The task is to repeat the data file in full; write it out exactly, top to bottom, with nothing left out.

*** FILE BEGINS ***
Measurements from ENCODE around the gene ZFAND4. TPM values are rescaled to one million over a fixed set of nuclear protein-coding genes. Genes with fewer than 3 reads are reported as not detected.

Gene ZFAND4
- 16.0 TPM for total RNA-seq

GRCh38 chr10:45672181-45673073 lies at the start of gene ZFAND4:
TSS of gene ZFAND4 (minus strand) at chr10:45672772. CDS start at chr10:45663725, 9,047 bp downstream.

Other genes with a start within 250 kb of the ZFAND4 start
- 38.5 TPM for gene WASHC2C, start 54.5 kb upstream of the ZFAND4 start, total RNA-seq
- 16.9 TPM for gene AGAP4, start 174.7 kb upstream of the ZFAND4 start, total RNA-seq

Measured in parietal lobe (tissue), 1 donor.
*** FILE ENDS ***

Measurements from ENCODE around the gene ZFAND4. TPM values are rescaled to one million over a fixed set of nuclear protein-coding genes. Genes with fewer than 3 reads are reported as not detected.

Gene ZFAND4
- 16.0 TPM for total RNA-seq

GRCh38 chr10:45672181-45673073 lies at the start of gene ZFAND4:
TSS of gene ZFAND4 (minus strand) at chr10:45672772. CDS start at chr10:45663725, 9,047 bp downstream.

Other genes with a start within 250 kb of the ZFAND4 start
- 38.5 TPM for gene WASHC2C, start 54.5 kb upstream of the ZFAND4 start, total RNA-seq
- 16.9 TPM for gene AGAP4, start 174.7 kb upstream of the ZFAND4 start, total RNA-seq

Measured in parietal lobe (tissue), 1 donor.